All was confusion in an instant. Calamity Jane, eyes ablaze, strode from behind the curtain in the dance hall. Quick of action, she fired at the nearest hold-up in mask. The uproar was furious. The lamps were shot out by confederates of the hold-ups. The ball room women screamed with fright, while jets of fire spit from revolvers in different parts of the room. Men were afraid to make an outcry, lest a bullet would follow at the sound of their voice. Coyote Jim was crouching like a tiger, beside the stacks of coin on the table. In his hand was a long, keen blade. He felt a stealthy hand near his own and he lunged the knife. A heavy groan and a few words in a language which only he understood, and the body sank to the floor. The tiger's blood was now afire and he leaped upon the faro table, revolver in hand. His form was outlined in silhouette by a light across the street, when a spark flashed in the darkness and he fell headlong to the floor. There was a heavy roar of voices, as the men stampeded to the door.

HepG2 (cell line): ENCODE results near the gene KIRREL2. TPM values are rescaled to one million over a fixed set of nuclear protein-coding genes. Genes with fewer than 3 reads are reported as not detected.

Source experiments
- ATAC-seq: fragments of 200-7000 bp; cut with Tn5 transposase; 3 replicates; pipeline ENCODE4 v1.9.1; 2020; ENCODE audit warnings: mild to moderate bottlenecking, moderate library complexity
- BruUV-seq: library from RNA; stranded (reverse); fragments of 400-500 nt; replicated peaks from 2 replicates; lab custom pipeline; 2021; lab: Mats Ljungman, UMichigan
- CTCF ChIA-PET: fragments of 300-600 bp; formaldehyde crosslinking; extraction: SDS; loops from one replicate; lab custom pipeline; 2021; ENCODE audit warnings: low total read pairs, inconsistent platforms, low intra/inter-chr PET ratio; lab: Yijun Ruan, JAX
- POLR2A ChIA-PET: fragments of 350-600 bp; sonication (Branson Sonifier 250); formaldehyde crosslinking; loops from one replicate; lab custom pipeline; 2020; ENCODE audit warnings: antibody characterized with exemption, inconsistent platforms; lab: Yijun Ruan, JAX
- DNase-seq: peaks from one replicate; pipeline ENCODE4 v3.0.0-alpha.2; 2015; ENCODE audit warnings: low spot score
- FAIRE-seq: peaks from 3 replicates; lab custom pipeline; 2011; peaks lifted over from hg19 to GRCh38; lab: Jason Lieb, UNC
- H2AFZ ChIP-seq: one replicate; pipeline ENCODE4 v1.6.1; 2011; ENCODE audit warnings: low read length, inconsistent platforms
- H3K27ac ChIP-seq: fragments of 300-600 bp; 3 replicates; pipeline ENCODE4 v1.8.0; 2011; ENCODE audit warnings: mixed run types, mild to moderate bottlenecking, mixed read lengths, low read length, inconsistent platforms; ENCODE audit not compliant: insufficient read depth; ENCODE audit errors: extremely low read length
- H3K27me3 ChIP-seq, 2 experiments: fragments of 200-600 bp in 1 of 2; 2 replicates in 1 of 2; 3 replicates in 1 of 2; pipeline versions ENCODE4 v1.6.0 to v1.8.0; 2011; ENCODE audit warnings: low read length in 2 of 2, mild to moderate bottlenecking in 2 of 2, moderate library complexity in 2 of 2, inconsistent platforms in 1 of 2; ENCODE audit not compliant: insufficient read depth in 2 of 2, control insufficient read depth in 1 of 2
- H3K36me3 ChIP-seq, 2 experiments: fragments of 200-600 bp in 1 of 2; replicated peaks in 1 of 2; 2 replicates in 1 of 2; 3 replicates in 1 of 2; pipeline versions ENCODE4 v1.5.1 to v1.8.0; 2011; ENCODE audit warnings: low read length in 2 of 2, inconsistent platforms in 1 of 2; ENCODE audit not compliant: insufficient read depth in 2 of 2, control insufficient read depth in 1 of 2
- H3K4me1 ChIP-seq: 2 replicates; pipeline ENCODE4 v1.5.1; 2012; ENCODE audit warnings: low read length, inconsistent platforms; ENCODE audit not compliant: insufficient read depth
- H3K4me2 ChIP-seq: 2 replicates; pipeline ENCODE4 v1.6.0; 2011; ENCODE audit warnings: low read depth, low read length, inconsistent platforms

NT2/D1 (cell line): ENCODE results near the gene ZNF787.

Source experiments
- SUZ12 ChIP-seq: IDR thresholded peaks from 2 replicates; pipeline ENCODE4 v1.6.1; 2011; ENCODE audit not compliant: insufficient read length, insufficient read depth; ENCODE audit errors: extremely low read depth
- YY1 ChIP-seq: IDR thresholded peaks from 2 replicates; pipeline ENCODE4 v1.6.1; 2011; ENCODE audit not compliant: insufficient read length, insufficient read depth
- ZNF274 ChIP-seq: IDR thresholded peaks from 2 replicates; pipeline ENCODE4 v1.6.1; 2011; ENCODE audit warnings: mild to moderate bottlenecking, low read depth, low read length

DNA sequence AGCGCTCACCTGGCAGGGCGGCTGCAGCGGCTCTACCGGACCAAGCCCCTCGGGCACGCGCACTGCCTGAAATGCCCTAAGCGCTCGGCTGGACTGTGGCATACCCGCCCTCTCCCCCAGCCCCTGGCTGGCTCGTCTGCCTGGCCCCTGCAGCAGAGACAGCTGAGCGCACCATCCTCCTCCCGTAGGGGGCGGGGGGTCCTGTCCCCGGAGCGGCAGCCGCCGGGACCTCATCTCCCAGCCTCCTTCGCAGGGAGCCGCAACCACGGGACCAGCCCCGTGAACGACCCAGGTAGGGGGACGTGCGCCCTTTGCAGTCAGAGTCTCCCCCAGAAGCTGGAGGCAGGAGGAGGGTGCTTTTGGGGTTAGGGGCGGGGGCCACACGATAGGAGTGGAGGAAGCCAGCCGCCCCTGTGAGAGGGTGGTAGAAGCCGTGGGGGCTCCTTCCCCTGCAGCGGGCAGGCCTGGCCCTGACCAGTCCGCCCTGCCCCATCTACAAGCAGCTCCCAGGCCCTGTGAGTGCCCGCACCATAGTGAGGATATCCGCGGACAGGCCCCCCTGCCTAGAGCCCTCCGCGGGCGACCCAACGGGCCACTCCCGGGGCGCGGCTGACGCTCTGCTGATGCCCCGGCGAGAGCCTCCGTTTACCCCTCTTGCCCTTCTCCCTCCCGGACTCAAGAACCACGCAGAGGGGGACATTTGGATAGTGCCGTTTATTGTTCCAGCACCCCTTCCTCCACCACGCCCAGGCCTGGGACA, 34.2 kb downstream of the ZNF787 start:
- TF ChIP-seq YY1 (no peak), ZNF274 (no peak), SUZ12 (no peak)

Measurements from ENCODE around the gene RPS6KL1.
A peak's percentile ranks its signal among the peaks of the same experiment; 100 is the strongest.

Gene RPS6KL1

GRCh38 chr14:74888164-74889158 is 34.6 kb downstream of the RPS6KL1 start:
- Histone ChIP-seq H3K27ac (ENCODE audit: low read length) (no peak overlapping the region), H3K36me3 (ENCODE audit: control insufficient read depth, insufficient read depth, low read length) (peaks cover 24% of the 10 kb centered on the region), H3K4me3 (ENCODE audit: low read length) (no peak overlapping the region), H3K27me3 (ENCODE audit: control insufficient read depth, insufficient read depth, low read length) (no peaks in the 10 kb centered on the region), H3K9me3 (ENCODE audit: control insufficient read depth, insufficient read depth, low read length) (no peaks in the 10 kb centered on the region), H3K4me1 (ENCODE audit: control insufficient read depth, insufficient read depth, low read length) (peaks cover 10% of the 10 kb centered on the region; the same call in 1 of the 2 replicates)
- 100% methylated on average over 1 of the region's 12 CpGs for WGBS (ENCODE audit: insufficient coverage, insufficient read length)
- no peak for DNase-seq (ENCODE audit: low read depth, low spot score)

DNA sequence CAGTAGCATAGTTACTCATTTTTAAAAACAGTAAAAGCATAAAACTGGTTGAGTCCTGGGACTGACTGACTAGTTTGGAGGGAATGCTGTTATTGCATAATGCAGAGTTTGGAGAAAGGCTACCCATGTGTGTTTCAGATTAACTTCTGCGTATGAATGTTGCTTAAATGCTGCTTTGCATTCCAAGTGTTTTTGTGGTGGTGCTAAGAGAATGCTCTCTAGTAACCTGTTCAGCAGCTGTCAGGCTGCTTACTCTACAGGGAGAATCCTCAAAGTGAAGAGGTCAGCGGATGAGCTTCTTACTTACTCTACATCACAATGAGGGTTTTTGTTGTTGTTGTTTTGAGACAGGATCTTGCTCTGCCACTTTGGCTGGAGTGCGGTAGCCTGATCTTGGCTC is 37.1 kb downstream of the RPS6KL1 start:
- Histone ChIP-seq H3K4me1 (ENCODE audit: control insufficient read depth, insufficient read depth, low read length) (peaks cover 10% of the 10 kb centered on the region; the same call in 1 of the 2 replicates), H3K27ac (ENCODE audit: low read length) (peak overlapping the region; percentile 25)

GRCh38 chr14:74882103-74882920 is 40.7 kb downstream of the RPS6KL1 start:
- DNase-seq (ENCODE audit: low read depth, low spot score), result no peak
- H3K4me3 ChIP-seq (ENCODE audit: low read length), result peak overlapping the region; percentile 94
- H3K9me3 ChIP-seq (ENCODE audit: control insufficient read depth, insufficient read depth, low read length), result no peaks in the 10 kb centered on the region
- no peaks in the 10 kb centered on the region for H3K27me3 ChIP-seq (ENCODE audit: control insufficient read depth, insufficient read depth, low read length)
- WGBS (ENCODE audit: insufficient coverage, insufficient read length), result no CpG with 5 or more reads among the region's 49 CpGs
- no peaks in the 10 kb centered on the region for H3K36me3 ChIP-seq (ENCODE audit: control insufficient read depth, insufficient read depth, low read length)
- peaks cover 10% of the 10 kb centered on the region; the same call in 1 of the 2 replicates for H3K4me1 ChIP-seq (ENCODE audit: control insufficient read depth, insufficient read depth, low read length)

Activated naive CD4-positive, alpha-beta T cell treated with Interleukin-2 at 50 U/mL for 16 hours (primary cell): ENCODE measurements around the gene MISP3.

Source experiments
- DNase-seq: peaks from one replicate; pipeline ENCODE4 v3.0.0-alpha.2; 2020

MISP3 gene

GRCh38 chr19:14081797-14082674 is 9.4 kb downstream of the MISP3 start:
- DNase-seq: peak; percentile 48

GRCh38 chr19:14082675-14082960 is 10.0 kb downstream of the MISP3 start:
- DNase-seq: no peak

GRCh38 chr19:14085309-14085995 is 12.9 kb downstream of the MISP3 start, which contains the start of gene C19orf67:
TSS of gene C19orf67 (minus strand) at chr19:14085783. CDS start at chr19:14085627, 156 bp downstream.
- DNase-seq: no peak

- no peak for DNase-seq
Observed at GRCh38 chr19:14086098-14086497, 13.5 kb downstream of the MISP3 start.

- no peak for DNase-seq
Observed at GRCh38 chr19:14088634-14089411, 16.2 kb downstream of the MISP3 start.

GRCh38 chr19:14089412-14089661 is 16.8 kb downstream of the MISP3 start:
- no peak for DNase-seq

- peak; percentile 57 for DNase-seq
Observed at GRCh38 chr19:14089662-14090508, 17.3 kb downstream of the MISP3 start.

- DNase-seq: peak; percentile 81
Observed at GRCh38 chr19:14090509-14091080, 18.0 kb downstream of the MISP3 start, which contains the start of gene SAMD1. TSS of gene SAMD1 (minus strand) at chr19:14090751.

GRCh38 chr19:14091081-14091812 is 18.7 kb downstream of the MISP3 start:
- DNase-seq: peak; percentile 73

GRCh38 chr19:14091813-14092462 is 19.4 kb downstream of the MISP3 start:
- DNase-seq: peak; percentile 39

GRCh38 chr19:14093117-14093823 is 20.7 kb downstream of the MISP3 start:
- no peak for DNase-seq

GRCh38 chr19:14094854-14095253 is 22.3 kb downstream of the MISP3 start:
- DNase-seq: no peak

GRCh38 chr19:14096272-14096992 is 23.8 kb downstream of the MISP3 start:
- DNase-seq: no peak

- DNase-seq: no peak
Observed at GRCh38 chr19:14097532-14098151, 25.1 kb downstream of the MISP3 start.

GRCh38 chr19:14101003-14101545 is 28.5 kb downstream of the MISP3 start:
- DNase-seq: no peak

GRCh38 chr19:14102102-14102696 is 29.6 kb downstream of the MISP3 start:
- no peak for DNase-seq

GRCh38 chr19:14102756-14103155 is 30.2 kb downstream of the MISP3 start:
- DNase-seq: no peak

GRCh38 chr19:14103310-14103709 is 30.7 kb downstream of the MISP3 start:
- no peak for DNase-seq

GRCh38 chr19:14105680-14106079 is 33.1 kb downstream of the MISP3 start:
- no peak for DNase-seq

When lights were brought from the outside, the masked men were gone except one. He lay dead near the door, with a bullet from Calamity Jane's revolver in his brain. Coyote Jim lay dead, and by his side, Mary Greenwater, with her life's blood still ebbing from the knife stab.

From this scene of tragedy, Amos made his escape to end with the horrors of delirium at home. The Bucket of Blood had maintained its reputation.

The excitement of the affair spread over the town, and among the spectators who crowded in was a haggard man. His eyes were hollow and deep-set, showing that he had undergone a severe mental strain for weeks. He saw them lift the affrighted Rayder from his place of safety at the baseboard, then his eyes rested on the dead woman at the faro table. He threw a cloth over her face, and sat staring into vacancy until the undertaker and assistants came. Then he took the undertaker aside and said: "See to it that she has a Christian burial. I will be responsible." When she was buried the next day, there was one attendant beside the undertaker and his assistants, at the grave.

The tragedies of the night marked a new era in Saguache. The better element arose in their might and demanded that the Bucket of Blood be forever closed.